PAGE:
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Implied consent doesn’t protect you after the arrest

On Behalf of | Apr 8, 2022 | Criminal Defense |

Texas Transportation Code § 724.011, Consent to Taking of Specimen, gives an individual who has been arrested for driving under the influence the right to refuse initial blood testing. This also applies to watercraft and any other type of vehicle operated in a public place. The implied consent law becomes relevant in arrests involving offenses that occur while a person is alleged to have been drunk driving or otherwise operating a vehicle while intoxicated.

Should you consent to a blood test?

The implied consent law that is currently in place in the state of Texas is something that anyone who is arrested for a DWI may be impacted by. Once the arrest has been placed for driving while intoxicated, the driver has the option to refuse a blood test. Something important to keep in mind, though, is that if the officer is able to obtain a warrant for the test, the driver’s initial denial of the officer’s consent provides grounds for more serious criminal penalties.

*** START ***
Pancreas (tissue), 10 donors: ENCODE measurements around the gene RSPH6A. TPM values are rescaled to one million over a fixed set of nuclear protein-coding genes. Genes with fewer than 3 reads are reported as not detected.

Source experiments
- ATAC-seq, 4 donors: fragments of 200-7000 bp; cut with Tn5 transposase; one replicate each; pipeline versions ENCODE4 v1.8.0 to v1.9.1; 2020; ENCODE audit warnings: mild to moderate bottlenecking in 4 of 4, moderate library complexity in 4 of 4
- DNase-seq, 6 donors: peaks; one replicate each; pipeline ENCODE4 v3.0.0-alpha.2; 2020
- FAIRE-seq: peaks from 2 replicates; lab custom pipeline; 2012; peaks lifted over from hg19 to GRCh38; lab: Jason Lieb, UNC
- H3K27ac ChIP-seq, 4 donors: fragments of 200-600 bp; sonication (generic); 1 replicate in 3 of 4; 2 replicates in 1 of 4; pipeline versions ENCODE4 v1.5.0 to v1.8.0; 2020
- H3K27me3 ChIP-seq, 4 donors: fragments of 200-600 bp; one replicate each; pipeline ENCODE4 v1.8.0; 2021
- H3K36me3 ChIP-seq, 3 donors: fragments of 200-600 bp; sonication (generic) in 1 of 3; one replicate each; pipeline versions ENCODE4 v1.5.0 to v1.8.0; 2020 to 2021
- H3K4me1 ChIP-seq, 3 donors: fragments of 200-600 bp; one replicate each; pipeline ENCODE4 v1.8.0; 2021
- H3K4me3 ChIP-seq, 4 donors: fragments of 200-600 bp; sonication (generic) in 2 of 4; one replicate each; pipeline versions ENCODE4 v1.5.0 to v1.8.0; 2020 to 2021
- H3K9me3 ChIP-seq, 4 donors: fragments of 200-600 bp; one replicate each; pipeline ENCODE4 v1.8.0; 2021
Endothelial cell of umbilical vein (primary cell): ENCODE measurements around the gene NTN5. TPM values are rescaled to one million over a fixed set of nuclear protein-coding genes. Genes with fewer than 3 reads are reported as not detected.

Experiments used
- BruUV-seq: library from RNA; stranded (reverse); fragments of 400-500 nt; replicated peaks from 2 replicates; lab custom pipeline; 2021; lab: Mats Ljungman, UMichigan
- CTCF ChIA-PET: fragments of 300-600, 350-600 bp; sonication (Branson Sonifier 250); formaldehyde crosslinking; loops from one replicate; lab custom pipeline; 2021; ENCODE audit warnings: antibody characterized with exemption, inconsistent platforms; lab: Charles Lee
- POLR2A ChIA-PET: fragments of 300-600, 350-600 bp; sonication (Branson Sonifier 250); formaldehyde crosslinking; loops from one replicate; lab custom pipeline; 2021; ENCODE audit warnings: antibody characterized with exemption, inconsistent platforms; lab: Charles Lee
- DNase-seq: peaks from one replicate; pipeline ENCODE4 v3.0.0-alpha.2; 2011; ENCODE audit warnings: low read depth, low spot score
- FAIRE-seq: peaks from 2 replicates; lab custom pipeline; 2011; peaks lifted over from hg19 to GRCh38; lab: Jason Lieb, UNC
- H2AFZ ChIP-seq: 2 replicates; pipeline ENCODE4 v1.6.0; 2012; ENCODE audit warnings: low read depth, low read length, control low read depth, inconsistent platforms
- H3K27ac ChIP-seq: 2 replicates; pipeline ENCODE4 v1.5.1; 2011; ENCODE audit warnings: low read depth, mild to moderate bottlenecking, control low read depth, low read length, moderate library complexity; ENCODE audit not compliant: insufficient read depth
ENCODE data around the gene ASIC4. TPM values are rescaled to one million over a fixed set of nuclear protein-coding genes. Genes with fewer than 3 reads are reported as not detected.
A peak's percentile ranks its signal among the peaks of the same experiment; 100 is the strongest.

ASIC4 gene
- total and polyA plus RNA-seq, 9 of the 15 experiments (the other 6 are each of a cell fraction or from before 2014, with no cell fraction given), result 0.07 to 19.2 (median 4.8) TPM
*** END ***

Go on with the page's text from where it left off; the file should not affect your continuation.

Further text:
What this means is that if you are pulled over for drunk driving in Texas – and you know that you are intoxicated – it may be in your best interest to consent to the blood test right of the bat. Although the implied consent law frees you up from having to take a field sobriety test, it does nothing to protect you from tests performed after the arrest.

It’s always advisable to get to know your rights before you have an encounter with law enforcement. There’s no telling what will actually happen in those situations or how you’ll react at the moment – and unfortunately, no guarantee that the officer will act according to the current laws in place. In many cases, it is up to the accused to protect themselves by entering into those situations prepared with the right knowledge.